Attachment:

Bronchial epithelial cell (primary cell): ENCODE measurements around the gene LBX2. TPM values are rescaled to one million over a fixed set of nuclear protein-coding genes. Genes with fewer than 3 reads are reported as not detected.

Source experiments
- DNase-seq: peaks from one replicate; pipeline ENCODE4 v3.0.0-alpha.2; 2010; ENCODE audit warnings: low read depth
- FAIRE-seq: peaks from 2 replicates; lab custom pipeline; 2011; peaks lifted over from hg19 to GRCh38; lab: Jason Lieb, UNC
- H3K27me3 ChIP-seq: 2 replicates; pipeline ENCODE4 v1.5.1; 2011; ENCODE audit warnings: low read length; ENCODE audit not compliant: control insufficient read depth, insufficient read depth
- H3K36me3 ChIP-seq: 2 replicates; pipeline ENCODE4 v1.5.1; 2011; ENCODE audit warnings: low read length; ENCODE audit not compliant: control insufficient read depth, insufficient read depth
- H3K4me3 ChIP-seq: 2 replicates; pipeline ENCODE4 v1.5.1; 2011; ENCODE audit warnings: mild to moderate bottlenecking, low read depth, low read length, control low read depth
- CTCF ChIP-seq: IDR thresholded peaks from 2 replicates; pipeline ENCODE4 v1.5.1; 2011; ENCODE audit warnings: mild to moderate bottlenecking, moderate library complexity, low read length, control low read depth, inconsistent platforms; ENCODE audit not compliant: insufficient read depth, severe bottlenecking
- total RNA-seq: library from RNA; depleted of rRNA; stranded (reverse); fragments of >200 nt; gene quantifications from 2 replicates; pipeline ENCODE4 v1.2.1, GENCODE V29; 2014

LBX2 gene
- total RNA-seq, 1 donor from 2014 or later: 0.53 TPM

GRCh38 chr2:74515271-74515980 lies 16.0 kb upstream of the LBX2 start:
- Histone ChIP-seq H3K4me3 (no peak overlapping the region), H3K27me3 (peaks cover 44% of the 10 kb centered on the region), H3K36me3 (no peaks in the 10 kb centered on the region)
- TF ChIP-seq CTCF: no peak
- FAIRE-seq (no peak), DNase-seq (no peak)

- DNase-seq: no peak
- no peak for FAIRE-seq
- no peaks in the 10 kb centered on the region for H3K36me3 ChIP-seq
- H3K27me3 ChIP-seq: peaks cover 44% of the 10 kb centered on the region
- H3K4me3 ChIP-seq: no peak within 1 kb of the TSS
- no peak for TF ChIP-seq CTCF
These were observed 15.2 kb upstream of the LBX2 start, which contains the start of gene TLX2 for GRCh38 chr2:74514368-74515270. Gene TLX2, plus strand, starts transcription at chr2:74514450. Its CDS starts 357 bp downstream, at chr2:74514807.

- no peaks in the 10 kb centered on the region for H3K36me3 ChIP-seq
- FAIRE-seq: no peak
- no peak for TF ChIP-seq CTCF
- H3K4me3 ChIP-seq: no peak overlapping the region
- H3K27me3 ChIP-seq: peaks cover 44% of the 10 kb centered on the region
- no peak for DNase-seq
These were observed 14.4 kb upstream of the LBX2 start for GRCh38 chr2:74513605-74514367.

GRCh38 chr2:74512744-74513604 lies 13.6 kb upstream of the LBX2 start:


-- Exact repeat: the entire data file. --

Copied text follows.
Bronchial epithelial cell (primary cell): ENCODE measurements around the gene LBX2. TPM values are rescaled to one million over a fixed set of nuclear protein-coding genes. Genes with fewer than 3 reads are reported as not detected.

Source experiments
- DNase-seq: peaks from one replicate; pipeline ENCODE4 v3.0.0-alpha.2; 2010; ENCODE audit warnings: low read depth
- FAIRE-seq: peaks from 2 replicates; lab custom pipeline; 2011; peaks lifted over from hg19 to GRCh38; lab: Jason Lieb, UNC
- H3K27me3 ChIP-seq: 2 replicates; pipeline ENCODE4 v1.5.1; 2011; ENCODE audit warnings: low read length; ENCODE audit not compliant: control insufficient read depth, insufficient read depth
- H3K36me3 ChIP-seq: 2 replicates; pipeline ENCODE4 v1.5.1; 2011; ENCODE audit warnings: low read length; ENCODE audit not compliant: control insufficient read depth, insufficient read depth
- H3K4me3 ChIP-seq: 2 replicates; pipeline ENCODE4 v1.5.1; 2011; ENCODE audit warnings: mild to moderate bottlenecking, low read depth, low read length, control low read depth
- CTCF ChIP-seq: IDR thresholded peaks from 2 replicates; pipeline ENCODE4 v1.5.1; 2011; ENCODE audit warnings: mild to moderate bottlenecking, moderate library complexity, low read length, control low read depth, inconsistent platforms; ENCODE audit not compliant: insufficient read depth, severe bottlenecking
- total RNA-seq: library from RNA; depleted of rRNA; stranded (reverse); fragments of >200 nt; gene quantifications from 2 replicates; pipeline ENCODE4 v1.2.1, GENCODE V29; 2014

LBX2 gene
- total RNA-seq, 1 donor from 2014 or later: 0.53 TPM

GRCh38 chr2:74515271-74515980 lies 16.0 kb upstream of the LBX2 start:
- Histone ChIP-seq H3K4me3 (no peak overlapping the region), H3K27me3 (peaks cover 44% of the 10 kb centered on the region), H3K36me3 (no peaks in the 10 kb centered on the region)
- TF ChIP-seq CTCF: no peak
- FAIRE-seq (no peak), DNase-seq (no peak)

- DNase-seq: no peak
- no peak for FAIRE-seq
- no peaks in the 10 kb centered on the region for H3K36me3 ChIP-seq
- H3K27me3 ChIP-seq: peaks cover 44% of the 10 kb centered on the region
- H3K4me3 ChIP-seq: no peak within 1 kb of the TSS
- no peak for TF ChIP-seq CTCF
These were observed 15.2 kb upstream of the LBX2 start, which contains the start of gene TLX2 for GRCh38 chr2:74514368-74515270. Gene TLX2, plus strand, starts transcription at chr2:74514450. Its CDS starts 357 bp downstream, at chr2:74514807.

- no peaks in the 10 kb centered on the region for H3K36me3 ChIP-seq
- FAIRE-seq: no peak
- no peak for TF ChIP-seq CTCF
- H3K4me3 ChIP-seq: no peak overlapping the region
- H3K27me3 ChIP-seq: peaks cover 44% of the 10 kb centered on the region
- no peak for DNase-seq
These were observed 14.4 kb upstream of the LBX2 start for GRCh38 chr2:74513605-74514367.

GRCh38 chr2:74512744-74513604 lies 13.6 kb upstream of the LBX2 start: